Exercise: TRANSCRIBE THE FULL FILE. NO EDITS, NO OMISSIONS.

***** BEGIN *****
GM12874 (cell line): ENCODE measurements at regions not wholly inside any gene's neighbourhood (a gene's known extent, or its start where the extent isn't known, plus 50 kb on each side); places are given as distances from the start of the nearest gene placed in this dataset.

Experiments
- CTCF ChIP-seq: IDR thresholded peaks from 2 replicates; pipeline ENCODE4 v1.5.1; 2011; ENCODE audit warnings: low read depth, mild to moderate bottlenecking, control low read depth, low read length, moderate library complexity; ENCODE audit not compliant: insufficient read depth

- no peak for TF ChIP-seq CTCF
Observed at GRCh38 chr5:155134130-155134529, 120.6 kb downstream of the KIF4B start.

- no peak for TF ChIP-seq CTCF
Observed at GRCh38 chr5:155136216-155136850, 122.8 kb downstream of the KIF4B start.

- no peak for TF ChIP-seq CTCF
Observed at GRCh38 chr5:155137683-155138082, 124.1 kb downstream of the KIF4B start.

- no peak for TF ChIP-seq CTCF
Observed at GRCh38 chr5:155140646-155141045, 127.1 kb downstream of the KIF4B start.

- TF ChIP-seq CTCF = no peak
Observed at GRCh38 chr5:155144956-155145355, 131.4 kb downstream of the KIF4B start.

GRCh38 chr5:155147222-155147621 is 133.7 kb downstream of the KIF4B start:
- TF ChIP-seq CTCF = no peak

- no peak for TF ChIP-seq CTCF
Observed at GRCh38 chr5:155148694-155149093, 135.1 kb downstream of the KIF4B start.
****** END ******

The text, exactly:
GM12874 (cell line): ENCODE measurements at regions not wholly inside any gene's neighbourhood (a gene's known extent, or its start where the extent isn't known, plus 50 kb on each side); places are given as distances from the start of the nearest gene placed in this dataset.

Experiments
- CTCF ChIP-seq: IDR thresholded peaks from 2 replicates; pipeline ENCODE4 v1.5.1; 2011; ENCODE audit warnings: low read depth, mild to moderate bottlenecking, control low read depth, low read length, moderate library complexity; ENCODE audit not compliant: insufficient read depth

- no peak for TF ChIP-seq CTCF
Observed at GRCh38 chr5:155134130-155134529, 120.6 kb downstream of the KIF4B start.

- no peak for TF ChIP-seq CTCF
Observed at GRCh38 chr5:155136216-155136850, 122.8 kb downstream of the KIF4B start.

- no peak for TF ChIP-seq CTCF
Observed at GRCh38 chr5:155137683-155138082, 124.1 kb downstream of the KIF4B start.

- no peak for TF ChIP-seq CTCF
Observed at GRCh38 chr5:155140646-155141045, 127.1 kb downstream of the KIF4B start.

- TF ChIP-seq CTCF = no peak
Observed at GRCh38 chr5:155144956-155145355, 131.4 kb downstream of the KIF4B start.

GRCh38 chr5:155147222-155147621 is 133.7 kb downstream of the KIF4B start:
- TF ChIP-seq CTCF = no peak

- no peak for TF ChIP-seq CTCF
Observed at GRCh38 chr5:155148694-155149093, 135.1 kb downstream of the KIF4B start.